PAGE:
The Shakespeare Conference: SHK 17.0265 Monday, 3 April 2006
From: Steve Urkowitz <
Date: Sunday, 02 Apr 2006 11:54:40 -0400
Michael B. Luskin asks:
>I am still interested in opinions as to why Hotspur is so hostile and
>unpleasant to his co rebels. He comes close to braking his alliances
>with them, and they certainly becomes less interested n their joint
>military efforts. Why does he deal with them so?
This is the kind of question that I think actors have to ask (or should
ask) and that I think directors are obligated to invent answers for. My
own directorial style leads me to look for parallels in literary and
personal narratives that make sense out of Hotspur's actions and
attitudes. I grew up in the Bronx, and a fair number of guys I knew
were just this contentious, even with "friends" in the neighborhood.
It's a kind of testosterone challenge, "picking" fights as a matter of
principal and reflexive practice. Belligerence seems to be one of the
qualities of macho or "doric" societies that Shakespeare was
particularly sensitive to. He weaves its nasty presence into heroes and
villains. Homer gives Odysseus this same kind of explosive anger at a
possible insult when he's among the Phaiaikhians, the people who are
going to bring him home to Ithika. Don Quixote has similar moments when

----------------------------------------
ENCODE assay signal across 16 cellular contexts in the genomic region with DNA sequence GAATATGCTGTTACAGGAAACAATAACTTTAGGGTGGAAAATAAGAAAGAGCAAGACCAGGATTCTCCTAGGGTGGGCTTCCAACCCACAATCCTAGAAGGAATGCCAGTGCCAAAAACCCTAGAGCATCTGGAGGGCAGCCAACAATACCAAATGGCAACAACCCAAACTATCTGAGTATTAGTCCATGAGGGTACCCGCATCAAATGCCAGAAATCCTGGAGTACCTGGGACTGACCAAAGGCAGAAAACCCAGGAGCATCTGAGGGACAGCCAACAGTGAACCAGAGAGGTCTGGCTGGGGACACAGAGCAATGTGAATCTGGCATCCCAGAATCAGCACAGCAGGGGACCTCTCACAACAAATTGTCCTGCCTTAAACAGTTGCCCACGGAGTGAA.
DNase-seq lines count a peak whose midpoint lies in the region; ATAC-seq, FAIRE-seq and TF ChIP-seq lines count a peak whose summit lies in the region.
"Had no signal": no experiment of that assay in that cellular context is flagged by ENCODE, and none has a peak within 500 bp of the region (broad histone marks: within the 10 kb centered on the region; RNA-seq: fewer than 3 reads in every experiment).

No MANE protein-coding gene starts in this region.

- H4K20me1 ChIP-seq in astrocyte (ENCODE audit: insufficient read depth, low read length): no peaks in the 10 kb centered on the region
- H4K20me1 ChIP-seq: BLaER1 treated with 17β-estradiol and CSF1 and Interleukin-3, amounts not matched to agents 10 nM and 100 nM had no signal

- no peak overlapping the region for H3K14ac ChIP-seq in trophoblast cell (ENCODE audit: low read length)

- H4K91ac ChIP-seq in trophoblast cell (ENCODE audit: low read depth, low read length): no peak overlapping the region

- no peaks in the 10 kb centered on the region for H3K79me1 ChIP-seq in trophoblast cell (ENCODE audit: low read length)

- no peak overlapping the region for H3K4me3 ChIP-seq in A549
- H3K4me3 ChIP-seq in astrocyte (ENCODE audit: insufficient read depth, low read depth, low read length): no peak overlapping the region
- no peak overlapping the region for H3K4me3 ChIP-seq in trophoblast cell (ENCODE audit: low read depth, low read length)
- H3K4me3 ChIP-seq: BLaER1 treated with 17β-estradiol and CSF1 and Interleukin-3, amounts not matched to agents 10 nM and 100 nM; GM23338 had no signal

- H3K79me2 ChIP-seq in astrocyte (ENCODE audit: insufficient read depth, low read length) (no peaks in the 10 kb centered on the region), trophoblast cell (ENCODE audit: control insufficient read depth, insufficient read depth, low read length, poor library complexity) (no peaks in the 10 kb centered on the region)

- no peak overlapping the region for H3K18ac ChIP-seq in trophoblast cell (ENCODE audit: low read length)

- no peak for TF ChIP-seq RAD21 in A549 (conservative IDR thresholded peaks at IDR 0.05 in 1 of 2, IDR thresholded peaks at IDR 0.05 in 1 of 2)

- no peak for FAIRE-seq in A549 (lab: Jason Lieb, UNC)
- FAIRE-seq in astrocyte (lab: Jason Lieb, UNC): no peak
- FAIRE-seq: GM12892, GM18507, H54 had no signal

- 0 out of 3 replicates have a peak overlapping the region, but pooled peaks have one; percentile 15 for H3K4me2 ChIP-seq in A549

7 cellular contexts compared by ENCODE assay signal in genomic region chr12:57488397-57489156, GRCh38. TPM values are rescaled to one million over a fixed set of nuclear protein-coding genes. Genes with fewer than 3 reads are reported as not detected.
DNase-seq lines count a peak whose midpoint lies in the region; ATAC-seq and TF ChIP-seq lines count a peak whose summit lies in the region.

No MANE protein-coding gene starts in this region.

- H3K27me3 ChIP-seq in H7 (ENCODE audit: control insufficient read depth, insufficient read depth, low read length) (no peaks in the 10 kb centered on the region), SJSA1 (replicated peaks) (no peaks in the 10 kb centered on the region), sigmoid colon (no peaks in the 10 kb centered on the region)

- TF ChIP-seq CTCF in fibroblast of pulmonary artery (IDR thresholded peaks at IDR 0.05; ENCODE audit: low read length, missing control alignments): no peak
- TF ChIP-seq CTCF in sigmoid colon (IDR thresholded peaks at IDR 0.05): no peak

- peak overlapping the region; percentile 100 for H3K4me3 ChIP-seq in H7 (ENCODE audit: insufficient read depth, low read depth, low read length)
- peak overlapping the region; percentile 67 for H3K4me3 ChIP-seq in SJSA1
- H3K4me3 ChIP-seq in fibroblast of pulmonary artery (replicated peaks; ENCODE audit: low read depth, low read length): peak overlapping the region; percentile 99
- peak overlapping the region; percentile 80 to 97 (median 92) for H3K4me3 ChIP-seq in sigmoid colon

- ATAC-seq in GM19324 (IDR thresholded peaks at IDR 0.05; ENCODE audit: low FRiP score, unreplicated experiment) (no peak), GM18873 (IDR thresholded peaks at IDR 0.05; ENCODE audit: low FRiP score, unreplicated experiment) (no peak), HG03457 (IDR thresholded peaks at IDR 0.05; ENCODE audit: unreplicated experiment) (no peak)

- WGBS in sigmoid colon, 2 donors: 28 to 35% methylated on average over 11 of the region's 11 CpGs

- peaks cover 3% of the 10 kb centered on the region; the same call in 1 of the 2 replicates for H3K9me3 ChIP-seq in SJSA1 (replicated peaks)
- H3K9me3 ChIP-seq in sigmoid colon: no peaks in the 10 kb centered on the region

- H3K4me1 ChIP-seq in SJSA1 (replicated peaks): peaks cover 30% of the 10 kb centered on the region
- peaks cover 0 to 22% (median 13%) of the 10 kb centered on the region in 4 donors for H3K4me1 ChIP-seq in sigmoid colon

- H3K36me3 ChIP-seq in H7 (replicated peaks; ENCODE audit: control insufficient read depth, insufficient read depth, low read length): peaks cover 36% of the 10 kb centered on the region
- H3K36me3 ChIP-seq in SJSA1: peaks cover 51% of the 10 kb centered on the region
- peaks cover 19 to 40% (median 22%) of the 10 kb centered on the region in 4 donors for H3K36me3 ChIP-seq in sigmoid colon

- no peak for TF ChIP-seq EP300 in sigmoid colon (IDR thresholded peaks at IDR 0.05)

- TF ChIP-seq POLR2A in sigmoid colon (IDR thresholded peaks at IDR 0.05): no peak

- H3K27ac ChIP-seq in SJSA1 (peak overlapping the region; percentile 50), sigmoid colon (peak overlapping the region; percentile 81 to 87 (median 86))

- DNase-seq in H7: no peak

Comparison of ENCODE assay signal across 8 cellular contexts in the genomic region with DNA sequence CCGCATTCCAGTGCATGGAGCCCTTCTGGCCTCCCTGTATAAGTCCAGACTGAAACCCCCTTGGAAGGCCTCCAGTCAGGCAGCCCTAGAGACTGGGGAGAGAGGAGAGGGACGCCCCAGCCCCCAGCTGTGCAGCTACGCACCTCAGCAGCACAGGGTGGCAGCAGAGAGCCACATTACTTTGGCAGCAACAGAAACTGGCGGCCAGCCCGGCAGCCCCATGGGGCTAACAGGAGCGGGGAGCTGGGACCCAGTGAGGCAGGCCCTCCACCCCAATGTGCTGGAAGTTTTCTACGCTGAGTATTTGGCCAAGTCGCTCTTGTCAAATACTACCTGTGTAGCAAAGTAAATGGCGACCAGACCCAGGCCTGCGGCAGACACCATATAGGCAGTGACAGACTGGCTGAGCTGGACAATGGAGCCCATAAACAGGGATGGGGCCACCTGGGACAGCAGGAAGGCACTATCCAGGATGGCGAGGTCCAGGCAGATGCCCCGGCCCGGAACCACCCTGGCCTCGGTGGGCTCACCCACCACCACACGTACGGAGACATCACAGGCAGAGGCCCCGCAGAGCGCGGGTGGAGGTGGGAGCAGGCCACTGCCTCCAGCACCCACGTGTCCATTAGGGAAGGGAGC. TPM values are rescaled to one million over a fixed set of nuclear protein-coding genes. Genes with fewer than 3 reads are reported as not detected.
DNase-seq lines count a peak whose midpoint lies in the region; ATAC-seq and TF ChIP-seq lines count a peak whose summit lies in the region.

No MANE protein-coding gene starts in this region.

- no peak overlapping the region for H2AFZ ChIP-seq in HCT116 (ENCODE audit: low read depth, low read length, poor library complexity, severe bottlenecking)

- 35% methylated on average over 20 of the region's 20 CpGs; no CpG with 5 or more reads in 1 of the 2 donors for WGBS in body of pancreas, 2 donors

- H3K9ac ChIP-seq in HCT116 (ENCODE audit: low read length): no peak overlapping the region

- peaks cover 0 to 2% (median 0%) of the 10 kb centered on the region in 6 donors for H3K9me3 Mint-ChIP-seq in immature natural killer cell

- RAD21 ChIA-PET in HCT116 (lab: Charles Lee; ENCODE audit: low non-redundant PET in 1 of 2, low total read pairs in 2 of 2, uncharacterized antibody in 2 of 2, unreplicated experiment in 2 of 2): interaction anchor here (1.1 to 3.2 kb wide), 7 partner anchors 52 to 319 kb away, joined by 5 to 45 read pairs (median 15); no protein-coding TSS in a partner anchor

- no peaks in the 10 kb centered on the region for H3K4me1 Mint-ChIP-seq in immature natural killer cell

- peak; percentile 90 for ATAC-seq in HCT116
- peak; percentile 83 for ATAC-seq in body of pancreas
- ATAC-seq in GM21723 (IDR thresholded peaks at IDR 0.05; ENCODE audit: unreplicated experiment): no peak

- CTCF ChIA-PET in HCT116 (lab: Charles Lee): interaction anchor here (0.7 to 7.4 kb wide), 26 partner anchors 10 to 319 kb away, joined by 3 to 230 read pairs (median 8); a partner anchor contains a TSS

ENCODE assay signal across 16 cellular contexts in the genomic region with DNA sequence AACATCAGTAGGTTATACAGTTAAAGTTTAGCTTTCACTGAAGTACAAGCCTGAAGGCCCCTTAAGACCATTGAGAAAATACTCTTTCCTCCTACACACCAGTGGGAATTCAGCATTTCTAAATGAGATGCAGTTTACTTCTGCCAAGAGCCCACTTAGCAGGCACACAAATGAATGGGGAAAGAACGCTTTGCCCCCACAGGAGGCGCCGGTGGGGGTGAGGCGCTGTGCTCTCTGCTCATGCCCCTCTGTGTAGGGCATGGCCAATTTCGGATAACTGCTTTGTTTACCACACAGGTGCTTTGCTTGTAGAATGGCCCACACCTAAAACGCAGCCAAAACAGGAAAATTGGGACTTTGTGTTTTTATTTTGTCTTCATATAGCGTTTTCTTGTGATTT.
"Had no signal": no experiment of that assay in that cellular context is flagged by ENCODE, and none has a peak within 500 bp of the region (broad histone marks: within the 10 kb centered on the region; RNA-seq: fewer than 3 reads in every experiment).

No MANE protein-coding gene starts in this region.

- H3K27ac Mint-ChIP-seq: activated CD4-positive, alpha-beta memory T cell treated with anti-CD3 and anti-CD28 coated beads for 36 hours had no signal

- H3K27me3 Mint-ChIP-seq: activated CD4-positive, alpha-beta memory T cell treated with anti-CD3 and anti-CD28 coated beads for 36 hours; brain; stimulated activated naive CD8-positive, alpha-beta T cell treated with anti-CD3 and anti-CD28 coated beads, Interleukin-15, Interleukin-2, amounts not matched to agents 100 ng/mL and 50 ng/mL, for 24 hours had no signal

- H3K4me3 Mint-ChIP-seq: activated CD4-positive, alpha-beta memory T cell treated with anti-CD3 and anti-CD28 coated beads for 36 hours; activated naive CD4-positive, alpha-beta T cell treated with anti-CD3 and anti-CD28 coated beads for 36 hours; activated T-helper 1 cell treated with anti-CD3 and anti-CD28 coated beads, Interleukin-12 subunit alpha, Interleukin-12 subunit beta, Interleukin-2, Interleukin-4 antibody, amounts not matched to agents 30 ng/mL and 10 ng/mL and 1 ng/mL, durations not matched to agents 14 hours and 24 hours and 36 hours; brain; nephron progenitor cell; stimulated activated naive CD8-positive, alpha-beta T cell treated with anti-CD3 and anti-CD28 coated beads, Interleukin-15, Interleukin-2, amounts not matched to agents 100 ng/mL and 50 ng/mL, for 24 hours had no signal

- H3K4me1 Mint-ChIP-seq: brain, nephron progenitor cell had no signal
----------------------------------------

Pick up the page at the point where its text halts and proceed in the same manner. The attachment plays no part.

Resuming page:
he feels that his honor or his ideas are being opposed, and he'll act
with absurd rage.
The alternative to such hostility -- the road of containment of anger,
and of maintaining a continuing discourse in the face of discord --
becomes a hallmark of maturity in many heroic narratives.
Shakespeare carries on a career-long critique of machismo, nevertheless
recognizing its social and psychological power and attraction. It's not
that he's simply hostile to the warrior code. Rather he recognizes it
as a kind of common aspect of culture that men and women have to
negotiate, as inevitable as dealing with gravity or time.
Of course, I'm arguing for a kind of essentialism. Ah, well. In the
Bronx, that's what we had to work with, and that's what Shakespeare
seems to have found in his sources to build into his portrayals of
characters in Rome and Greece and Italy and France and England. Alas,
I've found that same Hotspur in college administrators and colleagues
and cousins. But (I think) along with Shakespeare, I've also found the
wonders of amity and laughter and voluntary peaceful negotiation in the
graceful magic of theatrical collaboration. Maybe Shakespeare draws
Hotspur to show exactly how attractive such a guy can be even while he
sets himself up for disaster.
Separate note: If anyone on the list is near Perpignan in the south of
France this week, you can see my production of A Midsummer Night's Dream
at the University of Perpignan on Thursday and Friday, April 6 & 7 at
12:30pm and again on Friday April 7 at 9pm. In English with lively,
Visiting Professor, Erasmus Mundus Program, Perpignan
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